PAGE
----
The Culture of Contentment

The Culture of Contentment

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This book completes Galbraith's modern history trilogy which began with "The Affluent Society". Here he describes the modern phenomenon of the contented wealthy: a large class of affluent people who have no short-term interest in using their resources to help the poorer classes. In short, this is the modern liberal politician's dilemma. Galbraith describes the current situation in the western world, and writes pessimistically of what history teaches us is likely to more

Product details

  • Paperback | 208 pages
  • 127 x 193.04 x 15.24mm | 158.76g
  • Penguin Books Ltd
  • London, United Kingdom
  • New edition
  • 0140173668
  • 9780140173666

Table of contents

The culture of contentment; the social character of contentment - an overview; the functional underclass; taxation and the public services - the perverse effect; the license for financial devastation; the bureaucratic syndrome; the economic accommodation, I and II; the foreign policy of contentment - the recreational and the real; the military nexus, I and II; more

Review Text

Dour perspectives on the post-Reagan state of the union. As a practical matter, Galbraith (Balancing Acts, 1989, etc.) charges, America has become the land of the fat, dumb, and happy. Drawing largely on anecdotal evidence, he asserts that a bipartisan majority of the prosperous and complacent now rules the nation "under the rick cloak of...a democracy in which the less fortunate do not participate," mainly because they do not vote. For all their apparent heterogeneity, the author argues, the affluent share certain self-serving sentiments and penchants - including a belief that financial success is invariably the reward of merit, a preference for short-run serenity, a selective view of the state's role in the expenditure of public monies, and a remarkable tolerance for great disparities in income distribution. According to Galbraith, the consequences of these convictions are varied and lamentable. He contends, for example, that the federal government accommodates the affluent with tax cuts, plus sizable outlays for Social Security, Medicare, farm-price supports, deposit insurance, and military programs - all at the expense of a desperately impoverished underclass as well as a crumbling infrastructure. Nor does Galbraith put much stock in trickle-down theory, noting at one point that, if a horse is amply fed with oats, some will pass through to the road for sparrows. He warns that Washington's indulgent acceptance of anti-intervention and laissezfaire doctrine has given free rein to the self-destructive tendencies of modern capitalism - and whether the ensuant declines can be arrested, much less reversed, remains an open question in his mind. At a minimum, though, Galbraith insists that, if the US is ever again to commit itself to human needs within the framework of an equitable and dynamic society, political leaders must take vigorous fiscal, legislative, and regulatory action. Thought-provoking points of view from an elder eminence who can still abash not only stick-in-the-mud conservatives but also limousine liberals. (Kirkus Reviews)show more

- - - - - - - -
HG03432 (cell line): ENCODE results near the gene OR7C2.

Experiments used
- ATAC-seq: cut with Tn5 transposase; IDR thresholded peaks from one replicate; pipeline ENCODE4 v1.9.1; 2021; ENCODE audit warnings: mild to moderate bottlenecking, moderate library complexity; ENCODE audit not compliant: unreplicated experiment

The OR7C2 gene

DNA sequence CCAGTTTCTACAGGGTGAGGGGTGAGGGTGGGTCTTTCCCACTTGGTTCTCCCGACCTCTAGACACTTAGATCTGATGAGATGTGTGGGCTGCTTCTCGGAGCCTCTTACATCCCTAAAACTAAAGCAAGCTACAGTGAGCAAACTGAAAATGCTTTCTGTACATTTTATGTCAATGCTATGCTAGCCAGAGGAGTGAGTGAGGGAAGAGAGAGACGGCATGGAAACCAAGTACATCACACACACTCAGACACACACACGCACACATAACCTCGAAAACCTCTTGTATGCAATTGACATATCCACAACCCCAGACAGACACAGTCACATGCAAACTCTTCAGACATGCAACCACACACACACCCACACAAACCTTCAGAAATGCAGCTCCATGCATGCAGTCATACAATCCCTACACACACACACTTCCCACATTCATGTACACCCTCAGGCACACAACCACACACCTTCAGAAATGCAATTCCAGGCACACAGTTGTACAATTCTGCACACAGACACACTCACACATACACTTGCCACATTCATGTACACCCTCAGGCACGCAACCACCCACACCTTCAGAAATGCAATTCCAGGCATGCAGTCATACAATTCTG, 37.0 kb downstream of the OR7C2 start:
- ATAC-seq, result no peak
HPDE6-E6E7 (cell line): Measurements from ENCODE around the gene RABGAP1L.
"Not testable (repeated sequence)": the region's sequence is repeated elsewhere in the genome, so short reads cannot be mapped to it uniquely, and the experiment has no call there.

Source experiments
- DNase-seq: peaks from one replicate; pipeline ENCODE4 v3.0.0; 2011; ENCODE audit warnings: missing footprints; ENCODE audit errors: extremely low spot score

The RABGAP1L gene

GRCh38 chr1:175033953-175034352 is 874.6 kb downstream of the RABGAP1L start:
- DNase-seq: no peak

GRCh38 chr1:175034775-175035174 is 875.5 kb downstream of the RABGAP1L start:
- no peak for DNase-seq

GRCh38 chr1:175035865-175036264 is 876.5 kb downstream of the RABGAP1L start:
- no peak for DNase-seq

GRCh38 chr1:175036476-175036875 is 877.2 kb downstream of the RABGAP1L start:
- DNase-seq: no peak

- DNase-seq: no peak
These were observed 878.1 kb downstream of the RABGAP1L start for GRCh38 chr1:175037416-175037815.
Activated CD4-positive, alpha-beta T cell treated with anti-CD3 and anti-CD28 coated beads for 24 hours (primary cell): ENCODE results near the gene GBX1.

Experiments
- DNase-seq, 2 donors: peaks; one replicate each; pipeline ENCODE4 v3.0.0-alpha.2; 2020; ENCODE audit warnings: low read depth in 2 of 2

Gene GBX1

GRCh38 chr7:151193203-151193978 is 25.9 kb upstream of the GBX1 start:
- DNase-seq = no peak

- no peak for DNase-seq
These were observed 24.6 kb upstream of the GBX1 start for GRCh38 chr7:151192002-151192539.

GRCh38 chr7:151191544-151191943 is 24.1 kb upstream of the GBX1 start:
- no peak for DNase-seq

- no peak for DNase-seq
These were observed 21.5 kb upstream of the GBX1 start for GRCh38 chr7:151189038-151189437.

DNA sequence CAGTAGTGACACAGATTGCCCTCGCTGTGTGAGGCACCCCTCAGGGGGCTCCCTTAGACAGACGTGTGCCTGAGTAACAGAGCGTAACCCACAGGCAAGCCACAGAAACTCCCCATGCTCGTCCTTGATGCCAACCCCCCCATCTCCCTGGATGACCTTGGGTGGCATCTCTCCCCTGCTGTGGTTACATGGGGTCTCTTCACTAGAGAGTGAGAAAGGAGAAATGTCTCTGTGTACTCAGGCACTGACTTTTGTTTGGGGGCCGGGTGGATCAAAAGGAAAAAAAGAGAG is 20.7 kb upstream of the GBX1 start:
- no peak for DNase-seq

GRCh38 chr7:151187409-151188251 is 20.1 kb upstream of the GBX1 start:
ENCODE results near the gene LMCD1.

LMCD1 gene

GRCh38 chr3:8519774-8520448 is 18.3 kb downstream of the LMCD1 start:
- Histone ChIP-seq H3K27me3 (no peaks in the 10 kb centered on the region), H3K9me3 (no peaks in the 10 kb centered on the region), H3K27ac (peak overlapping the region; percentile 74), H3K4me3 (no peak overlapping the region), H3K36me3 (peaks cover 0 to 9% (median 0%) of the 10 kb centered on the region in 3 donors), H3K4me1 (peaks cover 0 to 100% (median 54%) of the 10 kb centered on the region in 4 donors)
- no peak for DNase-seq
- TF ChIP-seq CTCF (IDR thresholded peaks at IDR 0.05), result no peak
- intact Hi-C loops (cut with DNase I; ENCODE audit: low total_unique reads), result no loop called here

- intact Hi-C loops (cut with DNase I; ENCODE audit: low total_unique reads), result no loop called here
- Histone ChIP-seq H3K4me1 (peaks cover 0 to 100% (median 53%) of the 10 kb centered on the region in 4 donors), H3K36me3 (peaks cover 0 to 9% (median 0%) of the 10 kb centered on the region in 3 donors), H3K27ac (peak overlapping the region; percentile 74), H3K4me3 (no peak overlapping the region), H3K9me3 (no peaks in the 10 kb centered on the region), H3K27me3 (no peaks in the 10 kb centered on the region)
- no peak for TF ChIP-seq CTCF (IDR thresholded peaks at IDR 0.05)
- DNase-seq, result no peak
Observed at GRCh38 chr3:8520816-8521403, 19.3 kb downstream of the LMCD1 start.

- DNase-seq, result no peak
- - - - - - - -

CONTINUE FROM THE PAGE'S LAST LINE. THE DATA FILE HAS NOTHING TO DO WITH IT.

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98 ratings
4.11 out of 5 stars
5 34% (33)
4 48% (47)
3 15% (15)
2 2% (2)
1 1% (1)
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